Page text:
What do Tippecannoe, Typhoid, and the Dallas Cowboy Cheerleaders Have in Common?

In several media interviews I've done on Ebola, I've been asked about historical examples of infectious diseases contributing to the demise of nations--a real fear in Liberia. Some of the examples I've given include: the Aztec Empire & smallpox; Napolean's army and typhus; Justinian's Plague & the Roman Empire; and the Plague of Athens & the Athenian Empire. 

In the US, infectious diseases have made their mark on history too. Think of the Panama Canal and Yellow Fever or the Yellow Fever epidemic in Philadelphia. A recent paper, published in the journal Clinical Infectious Diseases, adds another to the list: the death of President William Henry Harrison.

Renowned medical historian and infectious disease physician Dr. Phillip Mackowiak, whom I've had the pleasure of hearing dissect the death of Alexander the Great, challenges the long-held notion that President Harrison died from community acquired pneumonia--a leading killer even today.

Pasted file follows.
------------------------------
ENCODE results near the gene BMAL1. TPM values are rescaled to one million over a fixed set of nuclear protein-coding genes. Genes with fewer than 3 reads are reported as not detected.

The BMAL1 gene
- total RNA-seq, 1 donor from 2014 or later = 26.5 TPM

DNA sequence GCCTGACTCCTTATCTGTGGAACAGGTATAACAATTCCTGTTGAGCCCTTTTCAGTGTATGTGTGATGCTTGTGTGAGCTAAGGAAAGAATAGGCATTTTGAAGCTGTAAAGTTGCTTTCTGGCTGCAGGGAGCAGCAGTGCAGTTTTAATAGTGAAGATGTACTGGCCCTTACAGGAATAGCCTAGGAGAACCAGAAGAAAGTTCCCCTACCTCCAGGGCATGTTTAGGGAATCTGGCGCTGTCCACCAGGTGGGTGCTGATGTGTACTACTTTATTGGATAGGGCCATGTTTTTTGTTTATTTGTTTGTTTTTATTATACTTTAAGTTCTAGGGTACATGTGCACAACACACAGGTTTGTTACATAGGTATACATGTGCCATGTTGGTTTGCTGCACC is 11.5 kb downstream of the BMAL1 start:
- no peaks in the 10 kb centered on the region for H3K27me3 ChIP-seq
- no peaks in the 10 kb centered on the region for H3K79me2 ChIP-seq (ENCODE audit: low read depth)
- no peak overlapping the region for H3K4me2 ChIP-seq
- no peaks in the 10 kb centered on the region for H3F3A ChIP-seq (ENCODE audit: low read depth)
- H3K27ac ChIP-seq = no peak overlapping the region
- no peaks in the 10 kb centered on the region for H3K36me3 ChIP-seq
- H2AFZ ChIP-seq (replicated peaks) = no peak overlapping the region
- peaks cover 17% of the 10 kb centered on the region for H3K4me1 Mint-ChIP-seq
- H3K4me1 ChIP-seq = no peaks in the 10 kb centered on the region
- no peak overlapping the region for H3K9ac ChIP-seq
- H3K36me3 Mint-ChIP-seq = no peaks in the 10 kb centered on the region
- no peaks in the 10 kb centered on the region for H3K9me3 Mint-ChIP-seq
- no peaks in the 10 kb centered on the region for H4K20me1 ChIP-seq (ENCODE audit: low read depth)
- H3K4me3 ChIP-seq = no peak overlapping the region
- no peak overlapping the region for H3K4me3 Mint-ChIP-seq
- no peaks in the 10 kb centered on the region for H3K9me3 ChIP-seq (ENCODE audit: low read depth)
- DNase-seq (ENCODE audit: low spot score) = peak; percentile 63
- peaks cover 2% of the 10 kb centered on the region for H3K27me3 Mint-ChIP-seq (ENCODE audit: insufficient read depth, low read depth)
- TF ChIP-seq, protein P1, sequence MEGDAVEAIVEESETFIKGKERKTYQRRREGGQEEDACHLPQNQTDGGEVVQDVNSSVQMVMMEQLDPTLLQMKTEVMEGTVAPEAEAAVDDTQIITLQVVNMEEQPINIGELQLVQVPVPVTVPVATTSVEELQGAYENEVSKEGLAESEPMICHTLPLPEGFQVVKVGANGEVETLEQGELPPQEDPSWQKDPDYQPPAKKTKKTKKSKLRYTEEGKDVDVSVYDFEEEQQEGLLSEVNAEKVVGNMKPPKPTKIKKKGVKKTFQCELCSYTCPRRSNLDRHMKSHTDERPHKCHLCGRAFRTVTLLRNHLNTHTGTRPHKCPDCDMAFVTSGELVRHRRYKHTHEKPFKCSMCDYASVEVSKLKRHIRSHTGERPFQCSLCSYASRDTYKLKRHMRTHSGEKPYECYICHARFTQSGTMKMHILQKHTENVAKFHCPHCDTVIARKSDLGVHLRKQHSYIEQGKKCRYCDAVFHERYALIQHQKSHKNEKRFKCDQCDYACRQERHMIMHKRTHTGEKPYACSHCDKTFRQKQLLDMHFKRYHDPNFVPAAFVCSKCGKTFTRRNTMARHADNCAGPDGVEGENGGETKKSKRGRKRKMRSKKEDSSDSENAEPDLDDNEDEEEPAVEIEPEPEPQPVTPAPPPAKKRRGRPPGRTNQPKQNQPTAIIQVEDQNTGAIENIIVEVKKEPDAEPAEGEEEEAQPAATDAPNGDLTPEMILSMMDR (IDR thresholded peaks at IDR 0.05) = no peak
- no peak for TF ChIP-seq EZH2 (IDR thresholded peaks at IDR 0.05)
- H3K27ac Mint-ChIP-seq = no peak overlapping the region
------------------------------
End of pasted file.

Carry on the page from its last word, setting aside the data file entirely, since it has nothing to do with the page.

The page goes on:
In its place, Dr. Mackowiak suggests typhoid fever and based on the notes of President Harrison's personal physician it seems to be a convincing argument. One clue is the President's lack of an accelerate pulse, a hallmark of infection with Salmonella typhi.

In fact the single case of typhoid fever I've diagnosed had me anchoring my conclusion to just that. Staring at a college student with a fever of 104F and a pulse rate of 80 after recent travel to India, I was certain of my diagnosis.

It's interesting to speculate on the historical ramifications of President Harrison's death which included, among other things, the annexation of Texas and Mexican-American War. 

So, when asked about the impact of infectious diseases, one can connect a microbe to the Dallas Cowboy Cheerleaders by way of the 1 month presidency of William Henry Harrison. 

Tippecanoe and Tyler Too--that almost sounds like a cheer.